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Diesel Particulate Filters: Separating Fact From Fiction

Posted by on 7:41 am in Uncategorized | Comments Off on Diesel Particulate Filters: Separating Fact From Fiction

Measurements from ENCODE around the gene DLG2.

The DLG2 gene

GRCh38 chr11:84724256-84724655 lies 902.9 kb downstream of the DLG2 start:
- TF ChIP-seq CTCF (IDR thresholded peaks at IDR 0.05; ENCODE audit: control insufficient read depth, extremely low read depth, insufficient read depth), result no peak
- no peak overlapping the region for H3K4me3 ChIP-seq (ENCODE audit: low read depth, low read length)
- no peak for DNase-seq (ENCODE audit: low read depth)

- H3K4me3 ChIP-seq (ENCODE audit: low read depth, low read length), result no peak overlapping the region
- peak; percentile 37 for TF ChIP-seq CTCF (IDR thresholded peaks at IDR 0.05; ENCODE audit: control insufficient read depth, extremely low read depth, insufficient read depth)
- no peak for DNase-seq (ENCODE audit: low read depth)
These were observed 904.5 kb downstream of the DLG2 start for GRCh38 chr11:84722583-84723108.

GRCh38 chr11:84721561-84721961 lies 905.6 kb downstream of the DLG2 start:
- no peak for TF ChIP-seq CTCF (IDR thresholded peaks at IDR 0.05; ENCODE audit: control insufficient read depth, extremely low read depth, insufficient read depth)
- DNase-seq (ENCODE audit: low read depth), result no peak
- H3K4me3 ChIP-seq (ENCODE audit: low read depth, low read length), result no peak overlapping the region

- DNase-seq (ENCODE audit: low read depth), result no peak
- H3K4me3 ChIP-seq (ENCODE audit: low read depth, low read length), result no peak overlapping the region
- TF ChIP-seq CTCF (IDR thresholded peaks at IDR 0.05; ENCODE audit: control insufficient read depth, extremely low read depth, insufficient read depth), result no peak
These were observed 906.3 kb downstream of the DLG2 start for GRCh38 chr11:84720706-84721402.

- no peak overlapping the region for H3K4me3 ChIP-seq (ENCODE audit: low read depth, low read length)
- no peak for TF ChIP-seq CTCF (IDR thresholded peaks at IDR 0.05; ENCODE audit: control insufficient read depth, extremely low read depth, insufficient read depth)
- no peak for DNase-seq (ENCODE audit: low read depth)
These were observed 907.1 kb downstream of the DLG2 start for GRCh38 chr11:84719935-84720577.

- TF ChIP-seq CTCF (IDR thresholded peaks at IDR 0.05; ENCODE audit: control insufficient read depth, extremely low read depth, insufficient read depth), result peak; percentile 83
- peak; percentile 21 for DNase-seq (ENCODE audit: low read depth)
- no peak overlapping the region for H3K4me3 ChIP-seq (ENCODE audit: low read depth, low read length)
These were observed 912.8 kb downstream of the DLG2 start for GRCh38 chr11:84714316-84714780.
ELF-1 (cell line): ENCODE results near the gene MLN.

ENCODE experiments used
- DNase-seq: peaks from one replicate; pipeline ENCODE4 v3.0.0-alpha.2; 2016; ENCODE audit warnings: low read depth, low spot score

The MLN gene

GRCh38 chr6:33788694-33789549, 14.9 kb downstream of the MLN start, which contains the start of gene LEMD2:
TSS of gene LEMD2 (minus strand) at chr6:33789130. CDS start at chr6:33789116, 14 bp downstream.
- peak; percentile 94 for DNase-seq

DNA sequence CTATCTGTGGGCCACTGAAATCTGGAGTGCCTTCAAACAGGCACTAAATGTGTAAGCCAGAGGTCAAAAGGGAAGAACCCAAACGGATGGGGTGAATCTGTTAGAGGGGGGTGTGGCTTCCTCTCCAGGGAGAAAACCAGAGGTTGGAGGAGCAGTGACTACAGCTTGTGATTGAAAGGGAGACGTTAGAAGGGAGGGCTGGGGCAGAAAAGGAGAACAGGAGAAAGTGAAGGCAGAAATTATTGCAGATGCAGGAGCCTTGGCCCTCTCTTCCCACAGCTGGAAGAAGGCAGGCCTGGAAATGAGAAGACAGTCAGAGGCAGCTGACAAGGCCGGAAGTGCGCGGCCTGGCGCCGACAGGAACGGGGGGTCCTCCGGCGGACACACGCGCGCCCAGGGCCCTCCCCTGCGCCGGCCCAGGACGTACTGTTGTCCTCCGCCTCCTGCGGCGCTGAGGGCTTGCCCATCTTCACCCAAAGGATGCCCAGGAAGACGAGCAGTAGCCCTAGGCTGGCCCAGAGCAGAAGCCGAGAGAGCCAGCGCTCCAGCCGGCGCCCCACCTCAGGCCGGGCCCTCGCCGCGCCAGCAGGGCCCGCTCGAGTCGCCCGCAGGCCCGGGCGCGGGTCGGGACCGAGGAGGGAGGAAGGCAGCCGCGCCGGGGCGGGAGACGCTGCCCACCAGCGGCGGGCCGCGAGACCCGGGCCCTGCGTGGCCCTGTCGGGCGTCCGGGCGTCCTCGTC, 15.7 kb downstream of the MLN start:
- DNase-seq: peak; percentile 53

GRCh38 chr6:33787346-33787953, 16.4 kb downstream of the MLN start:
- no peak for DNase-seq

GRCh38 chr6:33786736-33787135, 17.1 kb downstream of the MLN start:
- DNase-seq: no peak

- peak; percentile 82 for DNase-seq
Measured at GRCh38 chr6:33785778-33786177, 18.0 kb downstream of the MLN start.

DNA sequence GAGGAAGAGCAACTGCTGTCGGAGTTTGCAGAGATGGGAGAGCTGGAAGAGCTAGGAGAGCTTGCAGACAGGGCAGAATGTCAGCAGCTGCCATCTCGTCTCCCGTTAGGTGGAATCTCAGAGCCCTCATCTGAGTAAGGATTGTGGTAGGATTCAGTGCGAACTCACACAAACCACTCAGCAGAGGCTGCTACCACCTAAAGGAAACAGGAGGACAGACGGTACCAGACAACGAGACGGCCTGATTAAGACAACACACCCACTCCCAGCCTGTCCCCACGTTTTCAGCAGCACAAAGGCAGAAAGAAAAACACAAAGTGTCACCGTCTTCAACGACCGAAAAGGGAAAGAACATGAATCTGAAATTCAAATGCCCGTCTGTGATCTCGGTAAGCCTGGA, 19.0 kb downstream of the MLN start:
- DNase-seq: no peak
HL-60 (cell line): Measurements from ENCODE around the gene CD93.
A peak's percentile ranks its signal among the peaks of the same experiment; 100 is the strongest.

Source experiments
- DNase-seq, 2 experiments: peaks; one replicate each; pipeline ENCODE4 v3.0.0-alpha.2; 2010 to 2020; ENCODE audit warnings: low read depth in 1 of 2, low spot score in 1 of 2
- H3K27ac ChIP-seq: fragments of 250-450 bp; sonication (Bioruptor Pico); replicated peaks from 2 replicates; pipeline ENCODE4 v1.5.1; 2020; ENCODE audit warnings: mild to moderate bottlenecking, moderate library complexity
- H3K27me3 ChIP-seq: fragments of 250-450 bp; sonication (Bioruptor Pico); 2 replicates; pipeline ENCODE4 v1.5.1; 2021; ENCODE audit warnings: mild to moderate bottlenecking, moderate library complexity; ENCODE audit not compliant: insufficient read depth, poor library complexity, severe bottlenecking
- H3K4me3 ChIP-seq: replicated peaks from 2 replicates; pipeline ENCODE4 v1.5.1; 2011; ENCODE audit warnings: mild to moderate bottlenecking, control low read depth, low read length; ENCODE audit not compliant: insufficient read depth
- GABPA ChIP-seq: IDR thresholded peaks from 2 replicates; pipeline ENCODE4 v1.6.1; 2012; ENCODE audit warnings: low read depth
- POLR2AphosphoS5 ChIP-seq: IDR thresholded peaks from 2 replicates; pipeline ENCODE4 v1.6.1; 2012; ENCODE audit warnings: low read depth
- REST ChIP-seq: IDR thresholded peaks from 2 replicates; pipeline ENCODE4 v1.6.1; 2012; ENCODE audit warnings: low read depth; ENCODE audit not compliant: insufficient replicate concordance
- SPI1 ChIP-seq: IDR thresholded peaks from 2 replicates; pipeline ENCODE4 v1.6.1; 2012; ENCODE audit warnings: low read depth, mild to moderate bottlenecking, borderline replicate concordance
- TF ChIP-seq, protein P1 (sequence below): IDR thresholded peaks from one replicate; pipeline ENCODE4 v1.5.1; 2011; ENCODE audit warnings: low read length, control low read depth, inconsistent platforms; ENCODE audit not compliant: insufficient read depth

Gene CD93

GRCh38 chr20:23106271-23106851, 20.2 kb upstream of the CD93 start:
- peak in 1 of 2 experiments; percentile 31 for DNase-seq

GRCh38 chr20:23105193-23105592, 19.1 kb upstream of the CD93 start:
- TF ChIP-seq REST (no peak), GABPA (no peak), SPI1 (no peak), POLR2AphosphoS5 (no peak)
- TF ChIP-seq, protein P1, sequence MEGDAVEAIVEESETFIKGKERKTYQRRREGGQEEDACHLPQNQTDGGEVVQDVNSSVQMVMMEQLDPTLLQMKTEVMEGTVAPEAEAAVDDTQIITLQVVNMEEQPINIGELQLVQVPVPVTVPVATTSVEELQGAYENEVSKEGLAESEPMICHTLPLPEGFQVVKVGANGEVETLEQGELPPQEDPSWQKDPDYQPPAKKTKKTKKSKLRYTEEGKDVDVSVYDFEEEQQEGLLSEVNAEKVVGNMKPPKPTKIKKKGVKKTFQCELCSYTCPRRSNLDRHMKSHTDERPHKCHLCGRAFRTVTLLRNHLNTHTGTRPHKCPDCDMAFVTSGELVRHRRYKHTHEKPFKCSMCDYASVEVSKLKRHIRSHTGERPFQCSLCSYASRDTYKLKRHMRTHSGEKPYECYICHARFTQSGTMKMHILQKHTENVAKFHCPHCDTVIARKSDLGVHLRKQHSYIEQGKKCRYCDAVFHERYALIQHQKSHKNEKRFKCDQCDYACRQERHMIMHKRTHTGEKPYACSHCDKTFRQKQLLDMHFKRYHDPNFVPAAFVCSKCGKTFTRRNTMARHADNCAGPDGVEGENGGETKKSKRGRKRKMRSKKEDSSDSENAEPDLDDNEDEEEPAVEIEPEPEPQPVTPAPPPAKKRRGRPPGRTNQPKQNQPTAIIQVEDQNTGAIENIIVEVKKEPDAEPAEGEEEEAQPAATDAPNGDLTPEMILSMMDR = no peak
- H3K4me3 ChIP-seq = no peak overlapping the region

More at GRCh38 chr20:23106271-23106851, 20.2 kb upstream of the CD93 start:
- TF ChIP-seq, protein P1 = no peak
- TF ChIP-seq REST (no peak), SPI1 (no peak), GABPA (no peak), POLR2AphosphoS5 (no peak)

Back in 2001, the U.S. Environmental Protection Agency finalized new emission standards for a broad variety of diesel-powered vehicles, including heavy-duty highway vehicles and personal pickup trucks. These new standards, which went into effect for the 2007 model year, require diesel vehicles to use diesel particulate filters (DPF) and other tools to achieve cleaner emissions. It’s a move that’s generated mixed reactions among truck buyers, setting into motion a number of myths and misconceptions about DPFs and how they affect engine performance. The following sheds some well-needed light on DPFs while dispelling a few myths along the way. Myth #1: You’ll Spend a Lot of Time and Money on DPF Maintenance and Upkeep Located in line with the exhaust, diesel particulate filters work by capturing particulate matter (commonly known as “soot”) found in the exhaust stream. The captured soot is usually oxidized and burned to ash during the regeneration process, where exhaust temperatures can reach as high as 600 degrees Celsius. Eventually, the leftover ash and other various deposits have to be cleaned out of the DPF. Most people assume that the cleaning process not only has to be done frequently, but that it’s also expensive. In reality, the cleanup process isn’t as expensive or frequent as you’d think. Tom Berg from Heavy Duty Trucking Magazine recommends having the DPF filter cleaned every 50,000 miles or once a year, whichever comes first. However, most diesel engine manufacturers have their own specific schedules for DPF cleanings. For example, Cummins requires a thorough DPF cleaning for its medium-duty engines every 300,000 miles. DPF cleaning services are also becoming more affordable as time goes on. A typical DPF cleaning can be done for around $250, with some independent shops charging less depending on the type of truck and the severity of the buildup.    Myth #2: It Costs a Lot of Money to Replace a Failed DPF Another common misconception is that a DPF filter can cost a lot of money to have replaced if it completely wears out or ends up damaged somehow. However, the cost of replacing a failed DPF has become more reasonable in recent years. A typical OEM DPF costs around $3,000, with aftermarket and wholesale versions available at lower costs. As time goes on and as DPF technology matures, it’s likely that the average cost of replacing a DPF will decline even more. Myth #3: A DPF Puts a Drag on Your Truck’s Fuel Efficiency A major fear once shared among truck owners was that the introduction of DPF technology would cause poorer fuel economy, especially for vehicles that use active regeneration as opposed to passive regeneration. Not only does the engine spend a little more fuel on the active regeneration process, but the accumulation of ash also has a slight increase on exhaust back pressure, which is also a factor in fuel consumption. Nevertheless, a recent study found that despite the exhaust back pressure increase caused by ash build-up, the use of DPF only raised overall fuel consumption by 2 to 3 percent. It’s a far cry from the severe mileage drops that many truck owners have reported at the start of DPF adoption. It’s also likely that the relatively small drop in mileage are being made up by other fuel-saving moves elsewhere, including the use...